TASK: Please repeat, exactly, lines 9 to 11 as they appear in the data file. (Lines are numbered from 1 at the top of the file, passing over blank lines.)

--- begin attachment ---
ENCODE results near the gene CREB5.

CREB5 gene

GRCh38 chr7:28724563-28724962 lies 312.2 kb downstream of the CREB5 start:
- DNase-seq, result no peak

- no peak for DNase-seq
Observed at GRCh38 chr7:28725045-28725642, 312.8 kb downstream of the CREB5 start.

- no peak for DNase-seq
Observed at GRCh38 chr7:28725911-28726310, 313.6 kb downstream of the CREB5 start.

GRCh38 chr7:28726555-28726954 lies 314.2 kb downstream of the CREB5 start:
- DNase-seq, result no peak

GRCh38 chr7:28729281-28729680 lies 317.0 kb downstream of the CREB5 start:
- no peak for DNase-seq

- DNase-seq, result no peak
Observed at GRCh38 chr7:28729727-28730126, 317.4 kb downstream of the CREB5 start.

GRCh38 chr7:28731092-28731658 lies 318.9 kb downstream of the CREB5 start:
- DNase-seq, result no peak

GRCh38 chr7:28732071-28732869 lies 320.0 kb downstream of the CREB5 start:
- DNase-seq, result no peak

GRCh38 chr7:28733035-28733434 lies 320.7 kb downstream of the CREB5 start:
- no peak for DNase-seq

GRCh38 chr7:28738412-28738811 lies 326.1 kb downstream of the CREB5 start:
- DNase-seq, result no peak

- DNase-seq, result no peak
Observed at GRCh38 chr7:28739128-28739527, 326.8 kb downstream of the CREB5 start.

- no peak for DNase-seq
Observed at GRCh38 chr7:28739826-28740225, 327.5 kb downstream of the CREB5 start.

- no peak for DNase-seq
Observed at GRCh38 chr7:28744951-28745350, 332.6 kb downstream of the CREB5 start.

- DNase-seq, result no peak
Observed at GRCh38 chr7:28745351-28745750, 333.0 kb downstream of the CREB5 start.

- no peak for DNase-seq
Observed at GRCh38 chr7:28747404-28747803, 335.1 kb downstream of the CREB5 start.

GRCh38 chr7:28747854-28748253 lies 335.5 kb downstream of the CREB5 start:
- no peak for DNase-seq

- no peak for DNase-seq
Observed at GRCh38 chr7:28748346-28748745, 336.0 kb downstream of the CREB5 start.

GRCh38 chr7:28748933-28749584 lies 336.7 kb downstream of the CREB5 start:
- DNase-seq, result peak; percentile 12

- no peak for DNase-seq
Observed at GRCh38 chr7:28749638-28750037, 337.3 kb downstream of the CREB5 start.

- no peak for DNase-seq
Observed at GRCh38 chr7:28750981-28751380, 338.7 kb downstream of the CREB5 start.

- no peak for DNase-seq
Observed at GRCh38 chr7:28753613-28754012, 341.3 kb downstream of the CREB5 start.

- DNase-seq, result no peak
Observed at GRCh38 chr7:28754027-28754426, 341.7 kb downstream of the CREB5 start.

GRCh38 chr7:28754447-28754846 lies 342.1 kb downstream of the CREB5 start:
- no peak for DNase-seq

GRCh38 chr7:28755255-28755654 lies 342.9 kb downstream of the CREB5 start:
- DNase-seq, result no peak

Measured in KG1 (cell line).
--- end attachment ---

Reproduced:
GRCh38 chr7:28726555-28726954 lies 314.2 kb downstream of the CREB5 start:
- DNase-seq, result no peak

GRCh38 chr7:28729281-28729680 lies 317.0 kb downstream of the CREB5 start: